I have written the following as a summary of the QR Tweed Heads aspect of the 1919 influenza epidemic.
The following gives an idea of how the Tweed Heads Coolangatta rail staff managed the traffic during the 1919 influenza epidemic. The first and main Coolangatta border closure event was from 12:30 pm Wednesday 29 January 1919. The Brisbane Courier Saturday 1 February 1919 P.5 http://trove.nla.gov.au/ndp/del/article/20260242
Travellers could cross into NSW as it was QLD that closed the border due to fear of the epidemic. Only foodstuffs were allowed north provided no human contact. Passengers to NSW left the train at Coolangatta and carried their luggage into NSW. Mail bags from the train also crossed southwards into NSW. Source; The Brisbane Courier Tuesday 4 February 1919 P.8 http://trove.nla.gov.au/ndp/del/article/20268618
Tweed remained the freight terminus for southbound cross border transfer of the rail freight traffic which was achieved without any contact between rail employees. No northbound freight except food items for local distribution. [Longhurst, Robert. 1996 P.138]
Coolangatta was the QR rail **passenger** terminus in this period and freight terminus for northbound freight from QLD sources only.
Border reopened Friday 23 May 1919. The Coolangatta quarantine camp time at Rainbow Bay, called Shark Bay in 1919, was a week if OK, then free to enter the rest of QLD as normal. The regulation influenza epidemic safeguard distance was 10 feet apart. This following article notes the wagons were shunted by the loco crew who would not leave the loco so remaining the regulation 10 feet apart from the shunters and others. The Trove URLs gives the actual newspaper pages which shows other effects of the influenza epidemic on hospitals, schools etc around QLD including the Townsville quarantine camp for shipping arrivals with the influenza amongst passengers.
BORDER RAILWAY STAFF The Brisbane Courier Tuesday 13 May 1919 P.7 http://trove.nla.gov.au/ndp/del/article/20363563
On Saturday the Railway Commissioner visited Coolangatta for the purpose of re-arranging the railway staff at the border. Standing the regulation 10 feet apart he had a conversation with the station master at Tweed Heads and subsequently arranged to withdraw six men from the Tweed Heads side. Men on the Coolangatta side will shunt and push the wagons over the border and draw them back into Queensland. The engine drivers and fireman
will not leave the engine. The shunters will remain on the other side. Arrangements will be made for the six men who were withdrawn at Tweed Heads to undergo quarantine and return to Queensland.
…… The border was reopened the next week, Friday 23 May 1919, having been closed since 12:30 pm Wednesday 29 January 1919.
BORDER CONTROL The Brisbane Courier Saturday 24 May 1919 P.5 http://trove.nla.gov.au/ndp/del/article/20365428
Practically the State quarantine restrictions have now gone by the board, having been replaced by the Federal quarantine arrangements, which come into operation on Monday. People leaving Sydney by rail have to get permits to travel, in accordance with the interstate quarantine regulations. These passengers can come into Queensland at Wallangarra in the ordinary way. If any of them should reach the border at Tweed Heads or other places they are allowed to pass on presenting the permits, but ordinary residents presumably can cross the border at will.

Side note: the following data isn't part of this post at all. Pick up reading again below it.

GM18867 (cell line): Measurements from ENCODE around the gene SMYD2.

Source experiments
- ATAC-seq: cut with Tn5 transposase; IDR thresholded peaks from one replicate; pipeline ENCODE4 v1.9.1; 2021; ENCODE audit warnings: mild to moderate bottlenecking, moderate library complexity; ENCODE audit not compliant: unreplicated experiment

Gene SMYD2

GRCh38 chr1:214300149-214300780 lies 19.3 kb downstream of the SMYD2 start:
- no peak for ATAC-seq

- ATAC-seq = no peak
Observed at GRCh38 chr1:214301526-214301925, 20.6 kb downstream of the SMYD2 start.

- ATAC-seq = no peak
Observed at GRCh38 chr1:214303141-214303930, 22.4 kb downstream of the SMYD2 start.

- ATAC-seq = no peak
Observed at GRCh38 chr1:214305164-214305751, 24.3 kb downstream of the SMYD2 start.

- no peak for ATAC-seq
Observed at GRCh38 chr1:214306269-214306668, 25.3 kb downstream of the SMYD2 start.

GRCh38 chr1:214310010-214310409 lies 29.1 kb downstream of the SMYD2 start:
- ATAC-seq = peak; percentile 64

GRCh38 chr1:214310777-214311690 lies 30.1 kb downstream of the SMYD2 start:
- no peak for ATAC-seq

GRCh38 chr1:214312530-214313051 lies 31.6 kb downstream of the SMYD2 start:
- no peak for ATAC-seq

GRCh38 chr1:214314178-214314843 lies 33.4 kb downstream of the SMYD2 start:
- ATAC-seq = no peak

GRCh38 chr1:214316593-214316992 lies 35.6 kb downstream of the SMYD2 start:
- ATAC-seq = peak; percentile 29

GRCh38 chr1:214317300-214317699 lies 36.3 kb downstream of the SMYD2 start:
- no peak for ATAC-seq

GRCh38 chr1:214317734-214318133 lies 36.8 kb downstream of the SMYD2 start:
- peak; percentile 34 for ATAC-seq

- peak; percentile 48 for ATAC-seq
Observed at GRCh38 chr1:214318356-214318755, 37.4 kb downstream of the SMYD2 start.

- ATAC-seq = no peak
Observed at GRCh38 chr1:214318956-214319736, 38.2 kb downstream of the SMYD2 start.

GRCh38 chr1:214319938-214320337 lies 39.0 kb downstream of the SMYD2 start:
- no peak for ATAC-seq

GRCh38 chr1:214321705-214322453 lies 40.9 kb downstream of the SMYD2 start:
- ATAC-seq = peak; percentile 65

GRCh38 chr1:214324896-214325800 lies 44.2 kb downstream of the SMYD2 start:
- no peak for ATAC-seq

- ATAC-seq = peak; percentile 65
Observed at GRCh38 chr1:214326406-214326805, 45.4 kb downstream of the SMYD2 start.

POLICE PATROL WITHDRAWN The Brisbane Courier Saturday 24 May 1919 P.5 http://trove.nla.gov.au/ndp/del/article/20365428
The [influenza epidemic ] police patrols at Coolangatta and at other places along the border between New South Wales and Queensland are being withdrawn from yesterday. This should relieve large numbers of the force for duty elsewhere.
As no human contact was allowed across the border, some ingenious means to ensure the exchange of goods and services were devised. These mainly involved usage of the elevated wooden pedestrian trestles over the stock proof 10 meter wide cattle tick buffer zone, fenced both sides, which ran along the state border. One bank conducted business by exchanging bank books and cash placed in a cigar box drawn back and forth across the border trestle by a string. Milk was delivered by the customers placing their containers on the edge of the trestle for the milkman to fill once the customers had retreated a short distance
[Caption; The Coolangatta QGR stock yards, seen in this image, were opposite the Grande Hotel on Griffith St. The 1919 flu epidemic milk delivery system is seen in this image]https://docs.google.com/file/d/0ByB-ppGeDyvwb2NhMzc2dnNFNTA/edit
The many side effects included QLD Education Dept being forced to inaugurate Coolangatta State School as the locals could no longer attend the Tweed Heads Public school in Stuart St.
QLD was not the only state to block the borders over this influenza epidemic. NSW blocked its border with Victoria http://trove.nla.gov.au/ndp/del/article/15822653